It surprises many people in my progressive town of Portland, Oregon that I am both a feminist and religious. Specifically, I’m a Christian, an Episcopalian. To paraphrase Gwynne Watkins of the blog “God Spam,” “[I’m] a Christian, but not the kind that sucks.” Because I grew up in a house full of books on literary criticism and spent my adolescence in a church where the most important holiday was Gay Pride, my writing is infused with the Bible and the body, two locations where women’s experiences have often been silenced or hidden.
“The Book of Ruth (Venezuelan Border Translation)” was inspired by an NPR segment about the increase in kidnappings on the Venezuelan/Colombian border. As soon as I heard the mother’s voice say that rhythmic, powerful sentence quoted in the poem (translated roughly: if you’re taking her, you’re taking me), I immediately heard the echo of the Biblical book of Ruth. That book tells the story of a woman who, rather than following the appropriate social custom of returning to her own family after her husband dies, insists on staying with her mother-in-law, herself now with a precarious social status due to the same death. Even though the determination is reversed in the poem, the forcefulness of the bond between women that disrupts the norm—in this case the violent norm of kidnapping—affects me deeply.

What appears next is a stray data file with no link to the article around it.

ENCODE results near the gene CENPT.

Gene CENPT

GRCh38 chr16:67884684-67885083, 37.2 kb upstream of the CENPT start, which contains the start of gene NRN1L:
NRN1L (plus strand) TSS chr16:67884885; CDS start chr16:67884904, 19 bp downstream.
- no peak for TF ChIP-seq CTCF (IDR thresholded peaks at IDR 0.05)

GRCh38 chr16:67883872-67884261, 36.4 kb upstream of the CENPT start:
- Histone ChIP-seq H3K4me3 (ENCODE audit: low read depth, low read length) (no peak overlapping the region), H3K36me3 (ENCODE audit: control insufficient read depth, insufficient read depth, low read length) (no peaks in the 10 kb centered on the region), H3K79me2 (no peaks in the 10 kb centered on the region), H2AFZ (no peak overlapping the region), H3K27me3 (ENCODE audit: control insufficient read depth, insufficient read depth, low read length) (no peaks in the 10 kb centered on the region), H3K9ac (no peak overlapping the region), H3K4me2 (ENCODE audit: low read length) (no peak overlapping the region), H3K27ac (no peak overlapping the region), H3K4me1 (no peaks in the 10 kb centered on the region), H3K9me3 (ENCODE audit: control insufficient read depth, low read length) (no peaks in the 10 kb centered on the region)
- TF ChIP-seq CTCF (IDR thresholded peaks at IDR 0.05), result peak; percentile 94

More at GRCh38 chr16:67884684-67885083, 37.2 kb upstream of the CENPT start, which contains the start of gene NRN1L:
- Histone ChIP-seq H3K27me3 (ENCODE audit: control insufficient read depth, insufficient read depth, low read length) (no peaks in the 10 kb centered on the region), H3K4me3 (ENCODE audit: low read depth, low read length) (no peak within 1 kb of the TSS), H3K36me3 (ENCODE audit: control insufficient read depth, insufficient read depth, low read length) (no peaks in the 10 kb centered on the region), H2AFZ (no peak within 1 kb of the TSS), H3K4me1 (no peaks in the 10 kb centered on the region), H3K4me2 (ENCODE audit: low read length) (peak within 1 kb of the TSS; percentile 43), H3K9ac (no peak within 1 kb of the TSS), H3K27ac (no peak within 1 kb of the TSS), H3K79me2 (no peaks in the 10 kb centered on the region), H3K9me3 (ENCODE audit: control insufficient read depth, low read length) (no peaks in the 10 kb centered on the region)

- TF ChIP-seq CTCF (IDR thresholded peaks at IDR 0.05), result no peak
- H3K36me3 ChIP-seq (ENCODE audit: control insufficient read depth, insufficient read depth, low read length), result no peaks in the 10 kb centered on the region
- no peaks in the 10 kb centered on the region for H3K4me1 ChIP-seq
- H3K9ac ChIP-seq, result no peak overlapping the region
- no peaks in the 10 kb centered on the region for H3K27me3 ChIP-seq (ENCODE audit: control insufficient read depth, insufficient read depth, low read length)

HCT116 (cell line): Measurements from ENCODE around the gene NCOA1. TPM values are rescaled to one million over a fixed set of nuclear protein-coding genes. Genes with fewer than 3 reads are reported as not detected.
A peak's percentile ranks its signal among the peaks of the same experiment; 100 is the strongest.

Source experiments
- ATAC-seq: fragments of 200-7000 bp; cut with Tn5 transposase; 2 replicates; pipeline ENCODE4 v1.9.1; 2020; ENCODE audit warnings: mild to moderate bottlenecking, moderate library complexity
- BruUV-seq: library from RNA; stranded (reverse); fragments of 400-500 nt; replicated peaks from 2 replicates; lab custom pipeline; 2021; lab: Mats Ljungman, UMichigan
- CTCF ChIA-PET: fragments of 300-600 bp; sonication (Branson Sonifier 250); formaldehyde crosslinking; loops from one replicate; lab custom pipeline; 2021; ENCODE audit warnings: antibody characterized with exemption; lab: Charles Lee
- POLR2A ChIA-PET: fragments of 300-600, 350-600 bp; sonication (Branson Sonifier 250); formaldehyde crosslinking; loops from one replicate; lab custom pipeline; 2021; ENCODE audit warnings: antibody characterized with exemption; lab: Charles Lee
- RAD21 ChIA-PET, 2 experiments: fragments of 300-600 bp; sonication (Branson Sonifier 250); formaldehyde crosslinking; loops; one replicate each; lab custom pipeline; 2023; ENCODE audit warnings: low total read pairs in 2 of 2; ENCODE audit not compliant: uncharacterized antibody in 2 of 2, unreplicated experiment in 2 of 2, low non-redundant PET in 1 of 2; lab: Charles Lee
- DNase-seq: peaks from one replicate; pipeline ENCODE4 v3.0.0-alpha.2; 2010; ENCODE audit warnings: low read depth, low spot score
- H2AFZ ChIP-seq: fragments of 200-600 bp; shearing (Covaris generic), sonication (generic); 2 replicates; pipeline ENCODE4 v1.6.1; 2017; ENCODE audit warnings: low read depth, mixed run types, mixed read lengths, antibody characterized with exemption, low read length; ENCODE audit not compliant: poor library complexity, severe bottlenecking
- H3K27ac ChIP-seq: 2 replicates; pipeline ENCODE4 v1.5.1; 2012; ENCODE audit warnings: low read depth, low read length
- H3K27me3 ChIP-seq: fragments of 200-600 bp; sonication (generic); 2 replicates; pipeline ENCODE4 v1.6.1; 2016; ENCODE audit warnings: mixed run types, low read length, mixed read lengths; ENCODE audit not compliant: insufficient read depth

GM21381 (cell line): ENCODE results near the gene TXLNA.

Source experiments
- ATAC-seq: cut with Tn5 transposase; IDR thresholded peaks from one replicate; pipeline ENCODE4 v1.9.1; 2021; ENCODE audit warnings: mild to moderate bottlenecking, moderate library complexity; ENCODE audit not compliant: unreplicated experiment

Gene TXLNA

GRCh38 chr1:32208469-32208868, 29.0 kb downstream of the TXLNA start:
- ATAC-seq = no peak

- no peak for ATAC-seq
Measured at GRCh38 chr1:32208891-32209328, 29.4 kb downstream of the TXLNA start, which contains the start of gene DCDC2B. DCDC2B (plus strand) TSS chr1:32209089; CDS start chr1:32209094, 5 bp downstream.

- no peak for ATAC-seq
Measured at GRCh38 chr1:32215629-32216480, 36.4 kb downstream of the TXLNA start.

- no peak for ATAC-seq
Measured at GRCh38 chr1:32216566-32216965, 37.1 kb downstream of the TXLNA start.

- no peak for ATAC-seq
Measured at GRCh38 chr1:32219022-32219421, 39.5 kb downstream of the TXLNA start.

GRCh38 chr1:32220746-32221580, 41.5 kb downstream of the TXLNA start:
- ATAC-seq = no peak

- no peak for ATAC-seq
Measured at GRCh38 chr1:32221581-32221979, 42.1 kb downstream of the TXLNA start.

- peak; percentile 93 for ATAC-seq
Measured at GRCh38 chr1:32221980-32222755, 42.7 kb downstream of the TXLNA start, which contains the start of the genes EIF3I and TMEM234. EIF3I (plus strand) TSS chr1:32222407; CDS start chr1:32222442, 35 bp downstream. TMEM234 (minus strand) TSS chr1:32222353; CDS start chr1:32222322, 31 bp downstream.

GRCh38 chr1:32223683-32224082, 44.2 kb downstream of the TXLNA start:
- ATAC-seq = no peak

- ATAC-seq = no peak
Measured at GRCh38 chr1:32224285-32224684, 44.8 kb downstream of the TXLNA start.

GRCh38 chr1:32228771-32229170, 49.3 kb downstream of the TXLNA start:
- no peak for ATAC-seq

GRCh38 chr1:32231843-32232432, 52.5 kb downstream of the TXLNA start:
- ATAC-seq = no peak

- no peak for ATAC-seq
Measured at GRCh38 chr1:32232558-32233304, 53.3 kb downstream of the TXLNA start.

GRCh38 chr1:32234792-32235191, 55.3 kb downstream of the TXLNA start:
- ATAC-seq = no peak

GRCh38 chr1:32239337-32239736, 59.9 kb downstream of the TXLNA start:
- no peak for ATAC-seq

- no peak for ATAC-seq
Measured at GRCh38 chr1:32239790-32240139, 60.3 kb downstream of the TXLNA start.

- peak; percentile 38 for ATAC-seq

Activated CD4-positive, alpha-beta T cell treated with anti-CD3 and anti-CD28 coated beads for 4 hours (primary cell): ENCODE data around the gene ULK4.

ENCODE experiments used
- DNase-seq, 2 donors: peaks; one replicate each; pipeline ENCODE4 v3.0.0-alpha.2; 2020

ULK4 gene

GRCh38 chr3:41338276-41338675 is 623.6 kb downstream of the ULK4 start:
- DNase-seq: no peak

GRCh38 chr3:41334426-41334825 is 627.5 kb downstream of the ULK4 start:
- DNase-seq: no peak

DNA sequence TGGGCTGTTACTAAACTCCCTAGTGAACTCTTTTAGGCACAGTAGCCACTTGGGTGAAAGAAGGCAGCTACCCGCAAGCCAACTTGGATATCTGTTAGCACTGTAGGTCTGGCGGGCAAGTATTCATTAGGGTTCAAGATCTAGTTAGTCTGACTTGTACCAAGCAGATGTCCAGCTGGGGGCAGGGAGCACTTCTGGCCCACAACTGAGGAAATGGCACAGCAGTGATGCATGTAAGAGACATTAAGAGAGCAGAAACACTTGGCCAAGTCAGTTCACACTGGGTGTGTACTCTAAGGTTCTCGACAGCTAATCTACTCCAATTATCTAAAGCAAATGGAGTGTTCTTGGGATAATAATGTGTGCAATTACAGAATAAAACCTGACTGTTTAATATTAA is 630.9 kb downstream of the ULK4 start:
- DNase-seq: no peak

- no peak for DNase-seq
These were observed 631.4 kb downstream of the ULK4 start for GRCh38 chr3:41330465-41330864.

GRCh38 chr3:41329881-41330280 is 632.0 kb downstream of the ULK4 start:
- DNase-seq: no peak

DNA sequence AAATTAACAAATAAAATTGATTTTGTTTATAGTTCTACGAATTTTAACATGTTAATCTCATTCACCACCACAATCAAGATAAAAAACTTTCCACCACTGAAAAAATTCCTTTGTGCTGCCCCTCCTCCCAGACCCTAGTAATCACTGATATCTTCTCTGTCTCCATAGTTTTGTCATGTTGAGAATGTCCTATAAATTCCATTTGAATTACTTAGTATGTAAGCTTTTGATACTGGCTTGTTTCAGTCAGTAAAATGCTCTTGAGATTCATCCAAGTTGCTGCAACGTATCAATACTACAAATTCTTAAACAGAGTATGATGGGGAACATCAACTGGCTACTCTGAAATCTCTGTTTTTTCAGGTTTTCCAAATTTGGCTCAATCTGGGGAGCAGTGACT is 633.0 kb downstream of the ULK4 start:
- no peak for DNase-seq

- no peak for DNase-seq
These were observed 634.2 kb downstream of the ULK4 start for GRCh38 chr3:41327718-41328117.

The ode in two voices, “Omnes Habitantes in Hoc Habitaculo” plays out on many levels. During the Spanish conquest of Latin America, aristocratic women sent their out-of-fashion ball gowns to the friars to made into vestments. Spanish friars were often the main contact between indigenous people and the colonial government, and some of them grew to understand most deeply the religions and practices of the conquered peoples. For both the Friar and Doña, I imagined a swirl of confusion, feelings of both aversion and attraction to things holy and strange as their perceptions shifted. I was also playing with lines from the Latin missal, most notably “by Him, and with Him, and in Him,” the words just at the consecration of the Eucharist. In my poem the body is the vehicle for not only for a kind of salvation but also for self-disgust, desire, and new ways of perceiving a previously fixed reality.
I am fascinated by the overlap of the sacred and the profane, especially as it applies to class, race and gender inside of religious contexts. I interact with religious texts both as a person of faith and academically, as a scholar of religion (I teach classes in Hinduism, Ethics, and Religion and Social Justice at an Episcopal high school.) But as a poet, I hear these religious writings as a kind of conversation which I can—and must—participate.